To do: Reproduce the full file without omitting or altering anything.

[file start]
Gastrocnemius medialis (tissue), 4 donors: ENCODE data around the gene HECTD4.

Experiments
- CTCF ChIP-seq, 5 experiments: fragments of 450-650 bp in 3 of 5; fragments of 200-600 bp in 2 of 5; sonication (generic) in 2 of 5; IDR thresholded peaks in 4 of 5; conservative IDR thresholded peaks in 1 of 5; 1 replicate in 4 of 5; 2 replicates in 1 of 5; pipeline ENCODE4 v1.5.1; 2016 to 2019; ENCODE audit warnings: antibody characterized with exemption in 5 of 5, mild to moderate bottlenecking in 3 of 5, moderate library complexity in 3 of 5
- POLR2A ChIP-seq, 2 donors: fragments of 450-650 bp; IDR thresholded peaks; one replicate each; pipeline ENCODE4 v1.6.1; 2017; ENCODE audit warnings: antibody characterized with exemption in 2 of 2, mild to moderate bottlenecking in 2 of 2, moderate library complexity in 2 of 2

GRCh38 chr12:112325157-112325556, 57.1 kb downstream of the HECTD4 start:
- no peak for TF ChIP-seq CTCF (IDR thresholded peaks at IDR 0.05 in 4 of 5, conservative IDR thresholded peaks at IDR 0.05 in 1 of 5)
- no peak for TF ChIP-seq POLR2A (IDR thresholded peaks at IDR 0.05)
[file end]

Gastrocnemius medialis (tissue), 4 donors: ENCODE data around the gene HECTD4.

Experiments
- CTCF ChIP-seq, 5 experiments: fragments of 450-650 bp in 3 of 5; fragments of 200-600 bp in 2 of 5; sonication (generic) in 2 of 5; IDR thresholded peaks in 4 of 5; conservative IDR thresholded peaks in 1 of 5; 1 replicate in 4 of 5; 2 replicates in 1 of 5; pipeline ENCODE4 v1.5.1; 2016 to 2019; ENCODE audit warnings: antibody characterized with exemption in 5 of 5, mild to moderate bottlenecking in 3 of 5, moderate library complexity in 3 of 5
- POLR2A ChIP-seq, 2 donors: fragments of 450-650 bp; IDR thresholded peaks; one replicate each; pipeline ENCODE4 v1.6.1; 2017; ENCODE audit warnings: antibody characterized with exemption in 2 of 2, mild to moderate bottlenecking in 2 of 2, moderate library complexity in 2 of 2

GRCh38 chr12:112325157-112325556, 57.1 kb downstream of the HECTD4 start:
- no peak for TF ChIP-seq CTCF (IDR thresholded peaks at IDR 0.05 in 4 of 5, conservative IDR thresholded peaks at IDR 0.05 in 1 of 5)
- no peak for TF ChIP-seq POLR2A (IDR thresholded peaks at IDR 0.05)